6:30pm. I ate and went out to give away the rest, and I didn’t have to go so far. I found an old lady from my building that hadn’t eaten hot food in two days because her kitchen was electric. She was in her way for a “sharing” that my neighbours had set up for other people in the same conditions (I didn’t know about it because I wasn’t there). I gave it to her and she told me she was so happy that she wasn’t going empty handy now.

9:00pm. I went to bed thinking about Venezuelans. While ones make themselves feel better under the saying “Mientras unos lloran, otros venden pañuelos” because they believe that overpricing ice, water, gas, or selling 10minutes of a phone charge for $5 makes them smarter; others are all willing to help and give away as much as they have during the worst condition. Like that lady that could stay in her floor (4th) and eat all of the food I gave her, which would be reasonable considereing her legs difficulties. But instead she was excited for going uptairs to the 12th floor to share it.

Day 4.
9:00am. I made “Empanadas de yuca” for breakfast, and went to share with my neighbours from the same floor and saved some for auntie and sister.

10:30am. I always have my front door closed. But I was returning from my neighbour’s and just wanted grab my phone and contact my balckout partners to comeback with them, but our plan didn’t cover this part. We forgot their phone lines were dead. That only mine was working. I kept trying walking in circles nearby the door when I saw by edge of my left eye someone going down stairs in the hallway outside that walked like sister. Then I cameback and saw her wondering there and I shout her name. As I am the one that use to visit them, she wasn’t sure which was my apartment in a bulding of 88. This was the second miracle.

4:30pm. 72 hours without electricity with a break that then seemed to had last just 5minutes. We went searching for more ice for the food they could saved and oil for the car. There were not ice anywhere and lines for oil were of hundreds of cars. We made the line in a station service far from us, but it was worth the travel because it have way fewer cars.

6:30pm. Sister had loved my “Empanadas de yuca,” so she ask me to prepare more for dinner and we shared with their neighbours.

We were in bed and talked for hours. For our luck, auntie is one of the funniest people that I’ve ever known. So sister and I didn’t lack entertainment. She amused us with crazy stories of her and her friends in college until we fell asleep.

Day 5.

1:00am. The light of the bulb above me burnt my eyes although I had them closed. I was dizzy, so I crawled not fully awake yet to the outlet to conect my powerbank. Someone yelled “Llegó la luz” and one by one windows started to bright. I would say there were 15 windows shining when everything went black again. It only lasted 10 minutes.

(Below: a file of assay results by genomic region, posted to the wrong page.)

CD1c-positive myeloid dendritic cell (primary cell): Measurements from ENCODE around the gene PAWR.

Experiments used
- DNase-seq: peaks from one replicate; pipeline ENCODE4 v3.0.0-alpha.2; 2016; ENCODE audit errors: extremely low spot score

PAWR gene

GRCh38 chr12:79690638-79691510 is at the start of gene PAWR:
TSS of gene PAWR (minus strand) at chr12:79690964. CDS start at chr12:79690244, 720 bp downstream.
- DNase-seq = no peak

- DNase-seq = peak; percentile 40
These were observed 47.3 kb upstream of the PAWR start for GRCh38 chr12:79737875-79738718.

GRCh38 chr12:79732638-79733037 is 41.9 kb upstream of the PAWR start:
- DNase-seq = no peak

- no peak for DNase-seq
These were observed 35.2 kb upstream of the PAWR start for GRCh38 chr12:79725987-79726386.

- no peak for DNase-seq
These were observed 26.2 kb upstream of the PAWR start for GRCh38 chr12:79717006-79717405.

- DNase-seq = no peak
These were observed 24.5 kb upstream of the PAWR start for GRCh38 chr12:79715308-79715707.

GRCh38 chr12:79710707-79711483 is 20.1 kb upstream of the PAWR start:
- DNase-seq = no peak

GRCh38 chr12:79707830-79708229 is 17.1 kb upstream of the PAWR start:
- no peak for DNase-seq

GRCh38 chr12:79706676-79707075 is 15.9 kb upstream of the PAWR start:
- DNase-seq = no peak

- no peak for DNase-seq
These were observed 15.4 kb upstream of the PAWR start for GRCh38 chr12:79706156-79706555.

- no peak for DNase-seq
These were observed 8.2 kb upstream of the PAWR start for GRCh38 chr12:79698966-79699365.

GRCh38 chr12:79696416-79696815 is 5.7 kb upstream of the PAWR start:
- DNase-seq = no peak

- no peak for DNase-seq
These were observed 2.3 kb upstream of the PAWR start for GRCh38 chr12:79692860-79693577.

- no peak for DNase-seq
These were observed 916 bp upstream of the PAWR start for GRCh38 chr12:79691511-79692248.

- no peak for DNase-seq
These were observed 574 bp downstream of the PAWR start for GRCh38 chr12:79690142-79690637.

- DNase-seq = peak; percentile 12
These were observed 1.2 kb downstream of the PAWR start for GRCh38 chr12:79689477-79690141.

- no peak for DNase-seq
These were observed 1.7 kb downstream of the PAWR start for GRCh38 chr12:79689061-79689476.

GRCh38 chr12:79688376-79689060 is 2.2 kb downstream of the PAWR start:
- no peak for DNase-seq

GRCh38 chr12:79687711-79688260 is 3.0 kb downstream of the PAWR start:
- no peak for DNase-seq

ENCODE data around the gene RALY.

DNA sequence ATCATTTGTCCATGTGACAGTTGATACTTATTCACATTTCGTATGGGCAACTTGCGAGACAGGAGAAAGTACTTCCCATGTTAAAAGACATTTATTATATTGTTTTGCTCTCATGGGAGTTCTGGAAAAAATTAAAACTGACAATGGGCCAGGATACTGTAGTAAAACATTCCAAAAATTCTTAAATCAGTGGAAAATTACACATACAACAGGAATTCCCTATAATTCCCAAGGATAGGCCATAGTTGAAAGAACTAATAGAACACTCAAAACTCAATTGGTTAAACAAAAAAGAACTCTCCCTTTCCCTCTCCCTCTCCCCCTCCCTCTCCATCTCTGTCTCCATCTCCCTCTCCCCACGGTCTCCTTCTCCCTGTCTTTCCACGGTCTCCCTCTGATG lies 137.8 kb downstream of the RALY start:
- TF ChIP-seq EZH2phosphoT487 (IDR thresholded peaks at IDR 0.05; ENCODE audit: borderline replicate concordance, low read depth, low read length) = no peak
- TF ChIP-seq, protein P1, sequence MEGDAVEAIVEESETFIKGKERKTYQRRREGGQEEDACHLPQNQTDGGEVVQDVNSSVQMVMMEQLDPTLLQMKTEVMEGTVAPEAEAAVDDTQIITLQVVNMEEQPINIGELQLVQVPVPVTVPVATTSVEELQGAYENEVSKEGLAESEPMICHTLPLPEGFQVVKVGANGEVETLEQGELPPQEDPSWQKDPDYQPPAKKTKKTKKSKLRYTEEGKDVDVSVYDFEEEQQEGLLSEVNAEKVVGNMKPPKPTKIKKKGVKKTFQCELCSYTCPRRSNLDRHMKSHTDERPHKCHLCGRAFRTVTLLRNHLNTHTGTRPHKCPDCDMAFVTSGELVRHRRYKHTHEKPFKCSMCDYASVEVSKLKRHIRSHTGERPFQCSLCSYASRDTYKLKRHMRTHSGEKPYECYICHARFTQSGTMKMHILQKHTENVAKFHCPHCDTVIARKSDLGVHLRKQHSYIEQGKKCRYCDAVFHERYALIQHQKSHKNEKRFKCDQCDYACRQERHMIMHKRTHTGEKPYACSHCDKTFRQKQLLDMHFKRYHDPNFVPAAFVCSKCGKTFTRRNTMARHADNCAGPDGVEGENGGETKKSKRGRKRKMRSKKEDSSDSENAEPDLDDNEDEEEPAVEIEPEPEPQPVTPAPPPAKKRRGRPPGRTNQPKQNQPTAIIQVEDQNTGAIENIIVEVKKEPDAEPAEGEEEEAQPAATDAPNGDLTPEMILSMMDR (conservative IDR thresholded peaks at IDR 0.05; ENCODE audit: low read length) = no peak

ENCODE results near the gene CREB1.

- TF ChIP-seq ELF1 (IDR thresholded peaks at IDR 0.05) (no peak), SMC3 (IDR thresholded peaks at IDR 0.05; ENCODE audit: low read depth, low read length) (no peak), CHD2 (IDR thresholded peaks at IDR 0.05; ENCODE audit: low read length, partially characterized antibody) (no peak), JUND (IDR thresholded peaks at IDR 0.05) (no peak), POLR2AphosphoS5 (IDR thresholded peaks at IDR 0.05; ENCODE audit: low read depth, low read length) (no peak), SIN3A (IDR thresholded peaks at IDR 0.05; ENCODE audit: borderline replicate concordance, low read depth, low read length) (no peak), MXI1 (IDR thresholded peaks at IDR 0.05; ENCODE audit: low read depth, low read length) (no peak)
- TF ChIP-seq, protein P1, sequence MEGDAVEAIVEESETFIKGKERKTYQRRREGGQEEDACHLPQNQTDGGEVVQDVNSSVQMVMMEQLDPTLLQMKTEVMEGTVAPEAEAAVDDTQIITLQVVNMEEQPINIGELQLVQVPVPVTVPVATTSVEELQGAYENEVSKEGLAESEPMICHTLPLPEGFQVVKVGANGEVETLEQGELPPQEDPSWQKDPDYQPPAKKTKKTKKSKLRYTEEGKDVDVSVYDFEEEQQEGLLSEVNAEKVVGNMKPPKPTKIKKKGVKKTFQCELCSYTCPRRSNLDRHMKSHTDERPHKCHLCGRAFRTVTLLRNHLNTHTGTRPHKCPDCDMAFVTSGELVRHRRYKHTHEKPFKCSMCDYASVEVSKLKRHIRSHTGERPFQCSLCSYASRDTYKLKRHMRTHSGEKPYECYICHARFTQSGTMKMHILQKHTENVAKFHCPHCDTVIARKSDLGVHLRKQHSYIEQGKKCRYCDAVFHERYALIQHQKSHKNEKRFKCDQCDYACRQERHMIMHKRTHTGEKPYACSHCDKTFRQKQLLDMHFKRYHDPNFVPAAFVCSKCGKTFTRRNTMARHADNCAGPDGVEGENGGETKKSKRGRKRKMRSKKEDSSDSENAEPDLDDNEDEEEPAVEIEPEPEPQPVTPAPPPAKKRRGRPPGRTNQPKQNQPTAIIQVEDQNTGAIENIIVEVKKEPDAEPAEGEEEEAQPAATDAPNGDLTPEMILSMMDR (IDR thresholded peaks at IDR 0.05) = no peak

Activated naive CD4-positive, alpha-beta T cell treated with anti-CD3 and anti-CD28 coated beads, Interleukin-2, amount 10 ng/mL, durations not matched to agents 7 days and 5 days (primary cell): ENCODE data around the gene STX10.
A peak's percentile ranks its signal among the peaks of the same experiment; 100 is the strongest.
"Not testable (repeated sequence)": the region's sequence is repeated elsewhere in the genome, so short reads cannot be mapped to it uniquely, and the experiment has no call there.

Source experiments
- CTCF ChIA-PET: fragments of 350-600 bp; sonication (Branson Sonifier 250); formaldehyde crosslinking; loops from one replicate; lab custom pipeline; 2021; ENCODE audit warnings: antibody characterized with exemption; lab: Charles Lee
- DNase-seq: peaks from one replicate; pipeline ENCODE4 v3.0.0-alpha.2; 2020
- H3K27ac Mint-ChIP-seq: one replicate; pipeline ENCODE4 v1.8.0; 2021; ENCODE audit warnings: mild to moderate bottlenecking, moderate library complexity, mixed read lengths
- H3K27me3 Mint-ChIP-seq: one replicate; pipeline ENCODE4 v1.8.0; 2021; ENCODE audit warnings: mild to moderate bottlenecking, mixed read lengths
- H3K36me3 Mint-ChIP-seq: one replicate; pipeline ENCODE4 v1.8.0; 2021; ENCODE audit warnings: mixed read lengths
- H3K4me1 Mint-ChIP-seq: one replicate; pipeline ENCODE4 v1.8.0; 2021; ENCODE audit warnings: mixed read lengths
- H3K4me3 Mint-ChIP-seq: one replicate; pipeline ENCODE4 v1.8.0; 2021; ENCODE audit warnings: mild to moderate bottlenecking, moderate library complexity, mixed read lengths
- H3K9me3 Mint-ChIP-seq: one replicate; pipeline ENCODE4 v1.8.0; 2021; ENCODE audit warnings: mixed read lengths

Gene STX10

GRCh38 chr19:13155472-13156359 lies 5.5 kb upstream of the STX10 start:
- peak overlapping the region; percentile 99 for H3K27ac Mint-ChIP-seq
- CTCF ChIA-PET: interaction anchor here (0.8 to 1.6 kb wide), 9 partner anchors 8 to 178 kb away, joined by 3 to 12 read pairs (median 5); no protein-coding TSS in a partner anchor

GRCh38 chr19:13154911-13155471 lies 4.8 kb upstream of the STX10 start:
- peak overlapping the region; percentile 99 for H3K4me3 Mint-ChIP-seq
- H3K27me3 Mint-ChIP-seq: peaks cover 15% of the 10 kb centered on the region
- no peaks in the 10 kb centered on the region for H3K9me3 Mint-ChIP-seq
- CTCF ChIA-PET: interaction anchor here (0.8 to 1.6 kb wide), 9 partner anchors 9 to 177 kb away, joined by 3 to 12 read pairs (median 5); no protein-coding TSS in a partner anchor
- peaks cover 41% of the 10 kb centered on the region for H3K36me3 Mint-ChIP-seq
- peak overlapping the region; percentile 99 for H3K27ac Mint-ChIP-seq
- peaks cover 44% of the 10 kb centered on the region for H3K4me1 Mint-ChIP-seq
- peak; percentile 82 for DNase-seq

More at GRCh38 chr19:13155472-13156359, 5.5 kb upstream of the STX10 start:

1:42am. We were still awake, but we couldn’t even talk. We all were just too mad, frustrated, worried, and emotionally exahusted to sleep. I was desparate to recall all the coincidences that kept my head above the water, and I said aloud “Tomorrow with the first light of the sun, I gonna include in my daily writing all the miracles that we experienced so far.” Believe it or not, as soon as I finished that line, the light came back to the room. I have auntie and sister as witnesses. It was as if GOD have said “Finally you have a good idea, go ahead now”.

Apart from the two that I mentioned, there were other little things that were key for us to solve problems. For example,

My phone battery is damaged, so it use to turn off when I am use it at its 80% of charge. But one time that we were out of the apartment and it was at its 30% we received a call that lead us to recharge water. Also, it let us to make a call at its 20% to know about the children that had had the accident.

Another miracle was that we had the visit of an old neighbour that didn’t live in the block anymore, and went there to check on us. It happens to be that he knew the place to recharge oil without a long line and took us there.

Also there was the fact that we had exactly the cash enough to buy two bags of ice and a minute later there they said they ran out of it.

In my area we currently have more than 48 hours of continuous service of electricity. However, water, and The Internet and other ways of telecomunications are not “normal” (I mean, “here-normal” because in other countries our “normal” is chaotic).

There are others cities still in the darkness and there are rumors that we are not done yet, so now people is crazy buying all the canned food they can and making ice in their houses. In some places there are stores looting. But in the most critical places people is getting water from contaminated rivers.